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Six Sigma Project Charter: Overview & Examples

Instructor: Harshawardhan Mestri-Balasaheb

Harshawardhan has a Master's degree in Industrial and Systems Engineering and works at a Fortune 500 company on business transformation initiatives.

The Six Sigma project charter is a building block for any successful project. Learn the importance and basic concepts of developing a Six Sigma project charter along with a realistic example that will demonstrate the application of these concepts.

Definition and Purpose of Six Sigma Charter

The Six Sigma project charter is a document that is used as a critical tool during the define phase of the DMAIC process and contains the framework for the implementation of the project. It helps to clearly identify the goals and establish the project boundaries and is a success criteria for the project that is undertaken. It also defines the team members, their roles and responsibilities and eliminates any ambiguity on the project deliverables to be accomplished within an agreed upon timeline. Most importantly, at any given period of time during the project life cycle, it ensures there is alignment of the project with customer requirements and/or stakeholder expectations.

The project charter is usually developed by a Champion and a Six Sigma Black Belt who work with the executive management to formally authorize the project for a particular department or the entire organization.

In a project charter, there are some important or key sections. In the rest of the lesson, we will take a look at the basic requirements of any six sigma charter.

Business Rationale, Problem Statement and Goals

The business rationale section describes the business necessity to implement a six sigma project. It is important for executive leaders and management to know the purpose behind initiating a project that will require an initial investment.

Example: A strategic imperative in the year 2016 for Great National Bank is to identify areas of business operations that can be streamlined to eliminate redundant costs and improve customer satisfaction.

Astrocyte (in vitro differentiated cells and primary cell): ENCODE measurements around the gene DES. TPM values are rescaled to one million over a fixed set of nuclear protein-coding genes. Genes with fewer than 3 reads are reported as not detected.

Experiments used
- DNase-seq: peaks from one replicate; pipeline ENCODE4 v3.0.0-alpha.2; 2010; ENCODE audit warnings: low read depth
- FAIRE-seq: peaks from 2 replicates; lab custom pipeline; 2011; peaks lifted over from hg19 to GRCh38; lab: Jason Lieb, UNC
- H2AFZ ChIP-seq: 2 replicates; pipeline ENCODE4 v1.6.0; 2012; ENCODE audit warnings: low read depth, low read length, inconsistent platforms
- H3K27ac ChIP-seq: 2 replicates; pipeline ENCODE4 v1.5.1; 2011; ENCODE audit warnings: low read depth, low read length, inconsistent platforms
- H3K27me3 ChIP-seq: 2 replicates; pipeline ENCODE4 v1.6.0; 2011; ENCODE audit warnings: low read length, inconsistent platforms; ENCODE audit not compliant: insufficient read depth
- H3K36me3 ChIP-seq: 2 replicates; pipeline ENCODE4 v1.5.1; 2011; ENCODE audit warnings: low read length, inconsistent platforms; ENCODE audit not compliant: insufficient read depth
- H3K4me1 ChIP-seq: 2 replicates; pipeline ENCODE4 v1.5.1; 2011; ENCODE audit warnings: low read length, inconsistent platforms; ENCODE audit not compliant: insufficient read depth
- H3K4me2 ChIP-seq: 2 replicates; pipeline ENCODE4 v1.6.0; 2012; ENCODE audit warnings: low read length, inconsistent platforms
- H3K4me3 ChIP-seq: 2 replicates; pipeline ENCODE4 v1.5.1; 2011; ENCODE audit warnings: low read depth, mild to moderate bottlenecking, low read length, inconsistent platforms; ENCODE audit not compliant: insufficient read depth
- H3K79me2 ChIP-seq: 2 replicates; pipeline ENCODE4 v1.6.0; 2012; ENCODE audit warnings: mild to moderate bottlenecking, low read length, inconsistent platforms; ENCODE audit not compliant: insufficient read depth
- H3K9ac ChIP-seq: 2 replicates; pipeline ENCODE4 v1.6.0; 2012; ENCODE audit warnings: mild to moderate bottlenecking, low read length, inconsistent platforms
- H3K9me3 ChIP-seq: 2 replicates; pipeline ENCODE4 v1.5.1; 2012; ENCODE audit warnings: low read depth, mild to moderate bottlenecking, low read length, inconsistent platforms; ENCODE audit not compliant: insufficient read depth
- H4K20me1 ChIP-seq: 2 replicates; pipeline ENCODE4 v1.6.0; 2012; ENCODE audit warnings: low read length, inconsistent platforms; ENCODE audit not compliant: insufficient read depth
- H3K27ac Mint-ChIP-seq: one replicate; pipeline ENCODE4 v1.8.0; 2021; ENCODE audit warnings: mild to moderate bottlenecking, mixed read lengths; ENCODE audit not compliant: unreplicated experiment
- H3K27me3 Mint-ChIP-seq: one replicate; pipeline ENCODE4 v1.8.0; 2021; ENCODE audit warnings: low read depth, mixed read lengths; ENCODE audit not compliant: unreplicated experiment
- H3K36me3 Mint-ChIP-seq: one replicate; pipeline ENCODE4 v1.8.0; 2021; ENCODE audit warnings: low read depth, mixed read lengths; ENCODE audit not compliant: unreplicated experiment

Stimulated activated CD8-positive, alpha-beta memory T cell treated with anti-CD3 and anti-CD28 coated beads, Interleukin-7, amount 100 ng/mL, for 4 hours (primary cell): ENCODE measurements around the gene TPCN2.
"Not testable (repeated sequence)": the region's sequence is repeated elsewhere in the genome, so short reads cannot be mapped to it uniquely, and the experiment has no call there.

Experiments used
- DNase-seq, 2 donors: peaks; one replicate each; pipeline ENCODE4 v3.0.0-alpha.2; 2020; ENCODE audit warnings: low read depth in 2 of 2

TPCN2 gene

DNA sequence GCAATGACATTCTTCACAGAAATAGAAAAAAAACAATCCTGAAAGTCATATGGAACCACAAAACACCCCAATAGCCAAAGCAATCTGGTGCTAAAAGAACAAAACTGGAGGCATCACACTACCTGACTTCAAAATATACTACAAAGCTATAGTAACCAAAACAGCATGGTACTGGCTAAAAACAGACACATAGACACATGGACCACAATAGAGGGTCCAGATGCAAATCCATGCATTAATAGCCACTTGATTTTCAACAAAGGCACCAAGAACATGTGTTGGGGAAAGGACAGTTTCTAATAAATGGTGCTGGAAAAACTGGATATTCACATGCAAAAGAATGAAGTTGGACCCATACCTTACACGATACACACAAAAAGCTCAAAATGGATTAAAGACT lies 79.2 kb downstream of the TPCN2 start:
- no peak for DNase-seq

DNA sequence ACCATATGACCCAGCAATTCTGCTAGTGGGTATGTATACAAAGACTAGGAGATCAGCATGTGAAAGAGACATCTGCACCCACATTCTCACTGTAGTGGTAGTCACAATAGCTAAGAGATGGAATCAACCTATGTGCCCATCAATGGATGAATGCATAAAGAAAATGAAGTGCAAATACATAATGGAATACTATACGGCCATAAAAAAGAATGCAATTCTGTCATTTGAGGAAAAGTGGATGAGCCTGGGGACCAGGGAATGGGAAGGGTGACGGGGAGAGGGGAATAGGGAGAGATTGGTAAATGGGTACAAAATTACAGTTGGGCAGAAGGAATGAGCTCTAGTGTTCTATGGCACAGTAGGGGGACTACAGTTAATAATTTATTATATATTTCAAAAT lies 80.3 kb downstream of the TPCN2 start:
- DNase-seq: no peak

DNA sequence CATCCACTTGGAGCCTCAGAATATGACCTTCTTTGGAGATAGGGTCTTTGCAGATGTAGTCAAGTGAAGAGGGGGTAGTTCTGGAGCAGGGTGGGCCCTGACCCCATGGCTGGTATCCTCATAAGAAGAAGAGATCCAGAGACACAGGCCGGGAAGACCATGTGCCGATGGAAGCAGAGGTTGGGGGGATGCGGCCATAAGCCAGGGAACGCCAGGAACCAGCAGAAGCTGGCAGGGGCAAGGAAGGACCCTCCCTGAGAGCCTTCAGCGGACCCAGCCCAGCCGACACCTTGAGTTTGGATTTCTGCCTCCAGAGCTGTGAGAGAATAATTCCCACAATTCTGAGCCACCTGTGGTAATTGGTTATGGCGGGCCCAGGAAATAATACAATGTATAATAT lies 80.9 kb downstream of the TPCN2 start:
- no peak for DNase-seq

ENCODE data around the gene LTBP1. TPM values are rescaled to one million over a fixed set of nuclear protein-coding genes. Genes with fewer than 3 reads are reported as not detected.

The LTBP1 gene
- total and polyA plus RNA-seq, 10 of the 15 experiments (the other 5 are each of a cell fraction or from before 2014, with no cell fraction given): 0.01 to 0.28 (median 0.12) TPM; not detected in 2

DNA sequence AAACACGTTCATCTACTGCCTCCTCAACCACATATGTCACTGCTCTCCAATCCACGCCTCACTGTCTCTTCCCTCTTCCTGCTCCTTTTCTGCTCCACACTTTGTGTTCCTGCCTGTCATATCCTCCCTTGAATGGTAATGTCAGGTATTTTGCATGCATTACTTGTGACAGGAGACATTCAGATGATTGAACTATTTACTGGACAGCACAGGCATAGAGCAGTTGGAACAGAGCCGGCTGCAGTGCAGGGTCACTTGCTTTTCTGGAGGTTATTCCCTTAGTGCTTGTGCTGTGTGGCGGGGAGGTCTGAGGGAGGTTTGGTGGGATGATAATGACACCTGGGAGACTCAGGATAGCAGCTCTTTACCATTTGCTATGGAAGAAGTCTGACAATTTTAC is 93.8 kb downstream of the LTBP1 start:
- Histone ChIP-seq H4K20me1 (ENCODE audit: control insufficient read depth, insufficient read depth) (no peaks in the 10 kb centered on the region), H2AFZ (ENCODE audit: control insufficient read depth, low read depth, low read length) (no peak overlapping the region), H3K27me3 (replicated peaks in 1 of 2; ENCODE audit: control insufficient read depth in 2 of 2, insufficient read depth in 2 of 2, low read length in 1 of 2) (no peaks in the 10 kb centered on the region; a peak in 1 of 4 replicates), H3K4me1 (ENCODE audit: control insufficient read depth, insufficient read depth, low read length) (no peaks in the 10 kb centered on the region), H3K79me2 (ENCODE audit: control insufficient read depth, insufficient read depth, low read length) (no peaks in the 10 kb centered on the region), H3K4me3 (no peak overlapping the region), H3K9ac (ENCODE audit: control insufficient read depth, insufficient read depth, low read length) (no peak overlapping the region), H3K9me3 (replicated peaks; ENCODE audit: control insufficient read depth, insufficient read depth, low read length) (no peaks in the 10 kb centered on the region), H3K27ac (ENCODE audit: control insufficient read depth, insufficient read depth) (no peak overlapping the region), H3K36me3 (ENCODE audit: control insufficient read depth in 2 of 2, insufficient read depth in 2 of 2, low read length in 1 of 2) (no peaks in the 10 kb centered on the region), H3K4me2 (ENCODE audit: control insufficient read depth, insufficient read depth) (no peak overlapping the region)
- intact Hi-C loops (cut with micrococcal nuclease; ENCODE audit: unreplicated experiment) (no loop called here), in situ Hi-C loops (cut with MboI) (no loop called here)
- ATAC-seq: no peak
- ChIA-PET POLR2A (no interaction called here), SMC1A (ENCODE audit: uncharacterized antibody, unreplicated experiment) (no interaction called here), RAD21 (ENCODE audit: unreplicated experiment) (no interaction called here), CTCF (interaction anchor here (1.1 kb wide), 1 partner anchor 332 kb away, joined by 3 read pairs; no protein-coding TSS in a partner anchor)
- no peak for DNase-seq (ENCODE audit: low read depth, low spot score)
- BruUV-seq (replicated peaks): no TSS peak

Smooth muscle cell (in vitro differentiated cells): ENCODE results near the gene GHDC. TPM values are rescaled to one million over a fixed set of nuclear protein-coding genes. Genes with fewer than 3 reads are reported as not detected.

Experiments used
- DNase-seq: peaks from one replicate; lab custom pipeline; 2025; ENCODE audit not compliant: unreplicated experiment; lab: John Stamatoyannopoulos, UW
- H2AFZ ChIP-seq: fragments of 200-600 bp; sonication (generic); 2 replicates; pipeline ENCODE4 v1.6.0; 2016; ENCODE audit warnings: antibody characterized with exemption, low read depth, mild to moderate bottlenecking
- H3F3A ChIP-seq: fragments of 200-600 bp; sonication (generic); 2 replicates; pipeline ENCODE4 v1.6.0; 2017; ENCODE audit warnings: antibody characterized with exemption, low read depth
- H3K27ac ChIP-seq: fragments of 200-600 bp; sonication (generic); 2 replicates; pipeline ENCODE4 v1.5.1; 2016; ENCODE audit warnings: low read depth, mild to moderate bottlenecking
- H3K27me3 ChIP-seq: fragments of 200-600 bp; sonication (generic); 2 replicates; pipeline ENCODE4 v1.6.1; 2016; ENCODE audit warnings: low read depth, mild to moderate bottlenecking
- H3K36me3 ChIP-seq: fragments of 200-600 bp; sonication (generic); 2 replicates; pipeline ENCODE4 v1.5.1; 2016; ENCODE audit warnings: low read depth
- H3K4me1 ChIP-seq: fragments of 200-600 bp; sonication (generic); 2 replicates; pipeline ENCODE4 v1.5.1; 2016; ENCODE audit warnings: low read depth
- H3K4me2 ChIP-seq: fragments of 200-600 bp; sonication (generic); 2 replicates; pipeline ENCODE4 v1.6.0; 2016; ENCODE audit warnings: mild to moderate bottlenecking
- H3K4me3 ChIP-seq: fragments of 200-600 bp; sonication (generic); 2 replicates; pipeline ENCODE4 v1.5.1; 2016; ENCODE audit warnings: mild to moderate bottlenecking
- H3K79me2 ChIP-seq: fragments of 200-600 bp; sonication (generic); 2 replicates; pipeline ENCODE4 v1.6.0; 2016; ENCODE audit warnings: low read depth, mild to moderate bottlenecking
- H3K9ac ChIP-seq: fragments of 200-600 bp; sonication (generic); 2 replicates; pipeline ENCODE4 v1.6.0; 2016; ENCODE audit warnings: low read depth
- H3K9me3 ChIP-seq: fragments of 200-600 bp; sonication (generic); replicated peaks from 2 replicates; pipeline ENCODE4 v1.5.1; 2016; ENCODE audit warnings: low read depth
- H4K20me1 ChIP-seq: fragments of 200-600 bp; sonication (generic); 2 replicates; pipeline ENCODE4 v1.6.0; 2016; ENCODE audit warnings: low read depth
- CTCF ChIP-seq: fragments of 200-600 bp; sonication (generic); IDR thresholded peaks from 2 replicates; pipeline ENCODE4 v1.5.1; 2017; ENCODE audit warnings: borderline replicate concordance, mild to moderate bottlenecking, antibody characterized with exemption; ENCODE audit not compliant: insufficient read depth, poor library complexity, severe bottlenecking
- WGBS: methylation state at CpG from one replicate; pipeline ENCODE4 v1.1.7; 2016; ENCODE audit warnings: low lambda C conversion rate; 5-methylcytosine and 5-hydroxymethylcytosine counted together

The problem statement section describes the problems faced by the business that support the business rationale.

Example: The duration for the account opening process at Great National Bank exceeds greater than 2 weeks and costs $250,000 annually, which is more than twice the other banks nationally.

The goals section describes the project deliverables that will solve the problem mentioned in the problem statement section. It is important that it is specific because it will help in identifying the expected output accurately .

Example:

  • Improve the overall cycle time for opening new accounts
  • Reduce direct costs for bank and indirect costs for customers for opening new accounts
  • Create a simplified customer friendly process that promotes customer satisfaction

Expected Output and Stakeholders

The expected output section contains indicators or results of the new or improved process that will quantitatively determine what means success or completion of the project. A critical success factor for a Six Sigma project is that goals and expected output are always in alignment with customer and stakeholder requirements or business rationale by solving problems defined in the problem statement.

Example:

  • Reduce the number of days for account opening process
  • Identify cost savings realized due to the improved process
  • Track increase in new accounts opened due to simplified process

The stakeholders section lists the immediate teams, departments, customers or organizations that are directly or significantly impacted due to this project.

Example: Existing and new bank customers, operations managers, account management team, records management team, IT dept., Executive Chairman and Board of Directors

Project Milestones, Timeline and Customer/Stakeholder Benefits

The project milestones section simply lists the Define, Measure, Analyze, Improve and Control phases.

Example:

  • Define - Define the project charter and gain formal authorization of the project
  • Measure - Measure the as-is process and map to-be process
  • Analyze - Analyze the root cause of the problems
  • Improve - Identify solutions to improve or fix the root cause
  • Control - Ensure appropriate controls are in place to prevent errors or prevent returning to original state

The timeline section identifies the start date and estimates the end date based on team member and stakeholder input and consensus.

Example:

PHASE Planned start date Est. End date
Define 07-01-2016 07-30-2016
Measure 07-01-2016 07-30-2016
Analyze 08-01-2016 08-30-2016
Improve 09-01-2016 09-30-2016
Control 10-01-2016 10-30-2016

The customer/stakeholder benefits section describes the benefits obtained by completion of the project. Usually these are categorized into tangible and intangible benefits. Tangible benefits are usually financial benefits or cost savings realized. Intangible benefits are brand image, high customer satisfaction, employee morale, goodwill, etc.

Example:

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